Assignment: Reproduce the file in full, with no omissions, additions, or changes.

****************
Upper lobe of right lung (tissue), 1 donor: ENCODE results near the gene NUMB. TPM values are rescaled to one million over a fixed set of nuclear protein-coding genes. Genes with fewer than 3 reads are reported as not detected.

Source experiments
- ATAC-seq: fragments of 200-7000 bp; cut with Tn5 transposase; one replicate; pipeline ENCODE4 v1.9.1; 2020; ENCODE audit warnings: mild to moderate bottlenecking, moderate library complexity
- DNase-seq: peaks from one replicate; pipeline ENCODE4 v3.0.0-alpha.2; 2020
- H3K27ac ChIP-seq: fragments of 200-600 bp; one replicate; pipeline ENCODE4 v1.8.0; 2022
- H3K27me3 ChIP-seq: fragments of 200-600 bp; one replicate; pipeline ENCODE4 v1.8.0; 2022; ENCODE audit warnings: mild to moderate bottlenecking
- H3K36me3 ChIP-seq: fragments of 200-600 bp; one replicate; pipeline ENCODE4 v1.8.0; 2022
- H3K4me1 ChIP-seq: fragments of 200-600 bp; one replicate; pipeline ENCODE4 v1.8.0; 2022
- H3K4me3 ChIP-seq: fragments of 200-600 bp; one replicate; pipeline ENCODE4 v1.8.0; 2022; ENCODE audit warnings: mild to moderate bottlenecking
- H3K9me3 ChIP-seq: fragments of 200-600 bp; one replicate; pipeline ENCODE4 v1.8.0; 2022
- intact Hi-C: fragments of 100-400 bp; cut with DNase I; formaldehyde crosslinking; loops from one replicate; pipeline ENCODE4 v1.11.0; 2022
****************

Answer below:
Upper lobe of right lung (tissue), 1 donor: ENCODE results near the gene NUMB. TPM values are rescaled to one million over a fixed set of nuclear protein-coding genes. Genes with fewer than 3 reads are reported as not detected.

Source experiments
- ATAC-seq: fragments of 200-7000 bp; cut with Tn5 transposase; one replicate; pipeline ENCODE4 v1.9.1; 2020; ENCODE audit warnings: mild to moderate bottlenecking, moderate library complexity
- DNase-seq: peaks from one replicate; pipeline ENCODE4 v3.0.0-alpha.2; 2020
- H3K27ac ChIP-seq: fragments of 200-600 bp; one replicate; pipeline ENCODE4 v1.8.0; 2022
- H3K27me3 ChIP-seq: fragments of 200-600 bp; one replicate; pipeline ENCODE4 v1.8.0; 2022; ENCODE audit warnings: mild to moderate bottlenecking
- H3K36me3 ChIP-seq: fragments of 200-600 bp; one replicate; pipeline ENCODE4 v1.8.0; 2022
- H3K4me1 ChIP-seq: fragments of 200-600 bp; one replicate; pipeline ENCODE4 v1.8.0; 2022
- H3K4me3 ChIP-seq: fragments of 200-600 bp; one replicate; pipeline ENCODE4 v1.8.0; 2022; ENCODE audit warnings: mild to moderate bottlenecking
- H3K9me3 ChIP-seq: fragments of 200-600 bp; one replicate; pipeline ENCODE4 v1.8.0; 2022
- intact Hi-C: fragments of 100-400 bp; cut with DNase I; formaldehyde crosslinking; loops from one replicate; pipeline ENCODE4 v1.11.0; 2022